Co-Written by Prashastika Sharma and Neeraj K

waste pickers

On March 22nd at 5 pm, India witnessed a spectacular event applauding doctors, frontline workers and other essential service delivery personnel. It was nothing we have witnessed before in the name of unity and gratitude in contemporary India. Noteworthy, it was requested by the Prime Minister. We have been now put under a national lockdown of 21 days to break the chain of transmission of COVID-19. The visually and aurally spectacular event, deeply comic and problematic at many levels, raises many eyebrows about the condition of the public health sector and health workers in a general context. However, in the specific context of a ‘pandemic crisis’, the event leaves us with a more fundamental question: Who all are the health workers and what is their status in India?

The General Question

The chasms in the society throw open for us yet again the basis of resource distribution as not just a rich-poor divide, but a divide based on a brahminical hetero-normative ableist socio-economy structure. Those who are poor, disabled, dalit, queer, transgender persons or womxn are left vulnerable to the structures that they bear every day.

The popular and affective appeal to thank the military, doctors, scientists, bureaucrats, and engineers is not new. We have been told since childhood that they are the ‘nation builders’ and thus most dedicated, loyal contributors to the country, and are more important than those invisibilized workers who offer their shoulders for them to climb upon.

What troubles us the most is the State’s and the society’s indifference toward ‘other’ nation builders, specifically health workers who participate in a more fundamental and constitutive form of wellbeing. Nurses, sanitation workers, domestic workers, farmers, milk people, fisher people, ‘housewives’, mothers (yes, that is full time unpaid job) and community level health workers whose problems go deeper and beyond the lack of infrastructure, regulations and employment to the the casteist and gendered practice of professions and the value that is attached to them  for their maintenance .

The reports on access to medical healthcare service highlights how practice of untouchability and caste based prioritisation and negligence is implicated in such access. For example, at all levels, locals have reported caste discrimination, and lack of ambulance and low cost/free medicine services. Thousands of cases of negligence in maternal healthcare in India points to the pathetic treatment meted out to people from Dalit-Bahujan-Adivasi communities in rural and urban India. The rural health care system is horribly deficient in functional Primary Health Centers and Community Health Centers.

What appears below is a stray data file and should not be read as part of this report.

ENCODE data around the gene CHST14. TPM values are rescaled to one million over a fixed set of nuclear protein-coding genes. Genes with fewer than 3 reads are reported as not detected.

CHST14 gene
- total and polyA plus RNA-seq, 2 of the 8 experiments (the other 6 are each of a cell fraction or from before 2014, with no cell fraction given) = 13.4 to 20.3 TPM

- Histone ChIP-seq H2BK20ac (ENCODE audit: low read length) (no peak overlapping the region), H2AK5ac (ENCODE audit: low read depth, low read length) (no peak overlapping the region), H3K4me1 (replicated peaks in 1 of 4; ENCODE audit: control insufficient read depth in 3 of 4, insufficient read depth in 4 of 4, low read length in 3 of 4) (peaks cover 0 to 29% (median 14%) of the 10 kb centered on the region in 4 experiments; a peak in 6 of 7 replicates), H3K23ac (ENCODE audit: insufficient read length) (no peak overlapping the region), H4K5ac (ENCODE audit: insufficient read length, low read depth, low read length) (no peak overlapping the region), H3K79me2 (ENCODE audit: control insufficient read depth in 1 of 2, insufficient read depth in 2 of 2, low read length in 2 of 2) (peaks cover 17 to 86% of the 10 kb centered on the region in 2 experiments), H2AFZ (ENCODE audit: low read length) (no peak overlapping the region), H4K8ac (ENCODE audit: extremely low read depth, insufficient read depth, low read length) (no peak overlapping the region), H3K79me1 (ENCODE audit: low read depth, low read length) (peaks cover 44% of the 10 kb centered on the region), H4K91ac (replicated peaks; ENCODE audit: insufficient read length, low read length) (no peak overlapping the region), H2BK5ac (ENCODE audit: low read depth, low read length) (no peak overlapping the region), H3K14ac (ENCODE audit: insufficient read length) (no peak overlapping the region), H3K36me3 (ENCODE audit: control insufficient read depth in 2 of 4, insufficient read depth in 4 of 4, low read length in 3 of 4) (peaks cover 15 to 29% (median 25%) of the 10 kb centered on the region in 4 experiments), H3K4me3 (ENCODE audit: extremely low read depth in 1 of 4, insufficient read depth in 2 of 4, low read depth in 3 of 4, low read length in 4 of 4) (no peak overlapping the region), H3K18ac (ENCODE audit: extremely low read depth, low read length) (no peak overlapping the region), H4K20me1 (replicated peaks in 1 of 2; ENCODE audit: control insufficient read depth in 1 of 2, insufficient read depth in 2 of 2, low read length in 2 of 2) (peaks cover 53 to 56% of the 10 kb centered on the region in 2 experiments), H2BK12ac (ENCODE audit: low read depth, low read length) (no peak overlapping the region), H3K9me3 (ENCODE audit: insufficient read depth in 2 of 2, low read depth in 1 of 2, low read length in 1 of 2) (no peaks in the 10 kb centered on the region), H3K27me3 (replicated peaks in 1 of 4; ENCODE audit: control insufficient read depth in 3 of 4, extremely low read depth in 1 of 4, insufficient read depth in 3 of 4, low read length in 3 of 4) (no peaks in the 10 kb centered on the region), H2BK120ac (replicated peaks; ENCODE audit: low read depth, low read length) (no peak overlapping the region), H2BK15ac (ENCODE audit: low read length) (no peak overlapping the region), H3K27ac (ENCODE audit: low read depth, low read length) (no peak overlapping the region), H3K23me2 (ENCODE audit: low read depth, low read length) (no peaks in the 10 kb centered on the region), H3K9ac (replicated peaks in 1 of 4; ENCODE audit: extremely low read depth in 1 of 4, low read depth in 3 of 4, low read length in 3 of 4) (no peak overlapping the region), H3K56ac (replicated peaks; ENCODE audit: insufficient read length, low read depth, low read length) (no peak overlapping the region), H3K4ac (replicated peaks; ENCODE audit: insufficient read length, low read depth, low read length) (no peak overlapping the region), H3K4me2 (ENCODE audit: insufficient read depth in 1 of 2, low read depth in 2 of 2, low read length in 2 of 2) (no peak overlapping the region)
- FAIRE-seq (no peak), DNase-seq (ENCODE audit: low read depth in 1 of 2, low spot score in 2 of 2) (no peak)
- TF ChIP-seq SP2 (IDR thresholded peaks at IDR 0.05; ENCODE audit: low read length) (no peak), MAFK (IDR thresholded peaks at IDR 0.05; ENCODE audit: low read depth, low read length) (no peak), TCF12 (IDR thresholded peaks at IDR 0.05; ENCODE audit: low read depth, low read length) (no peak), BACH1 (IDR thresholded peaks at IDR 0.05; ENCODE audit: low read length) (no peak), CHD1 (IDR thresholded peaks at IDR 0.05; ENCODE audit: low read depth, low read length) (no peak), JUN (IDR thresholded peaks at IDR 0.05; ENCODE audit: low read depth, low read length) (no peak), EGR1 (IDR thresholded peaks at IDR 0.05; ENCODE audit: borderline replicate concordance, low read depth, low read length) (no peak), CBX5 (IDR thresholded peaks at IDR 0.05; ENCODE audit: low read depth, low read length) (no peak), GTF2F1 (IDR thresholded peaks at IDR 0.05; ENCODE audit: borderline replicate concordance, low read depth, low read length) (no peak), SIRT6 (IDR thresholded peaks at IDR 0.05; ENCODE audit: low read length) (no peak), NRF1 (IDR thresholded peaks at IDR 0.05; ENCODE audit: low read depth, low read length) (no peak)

The clanging of plates, a mode of protest historically observed across the world was used as a strategic event which was at the cost of protesting and distressed farmers who die due to crop failure, the supply chain market and middlemen-state nexus, non farm activity losses, enormous debts and bankruptcy, illness, depression, decreased support from the governments and, general state of agriculture in the neo liberal economy. More than 10,000 suicides were reported in 2017 in India.

We never see the sanitation workers, waste pickers wearing masks and gloves while sweeping the roads or cleaning the toilets. The manual scavengers die of apathy and criminal negligence of the recomposed, recycled urban caste system which grips them in. How many of us even know that manual scavenging is a criminal offence in India? How many of us care that more than 400 people from marginalised communities have died since 2014 while cleaning sewers and that there have been no convictions against those deaths as most cases are under investigation or pending in courts, as reported here.

The Fundamental Question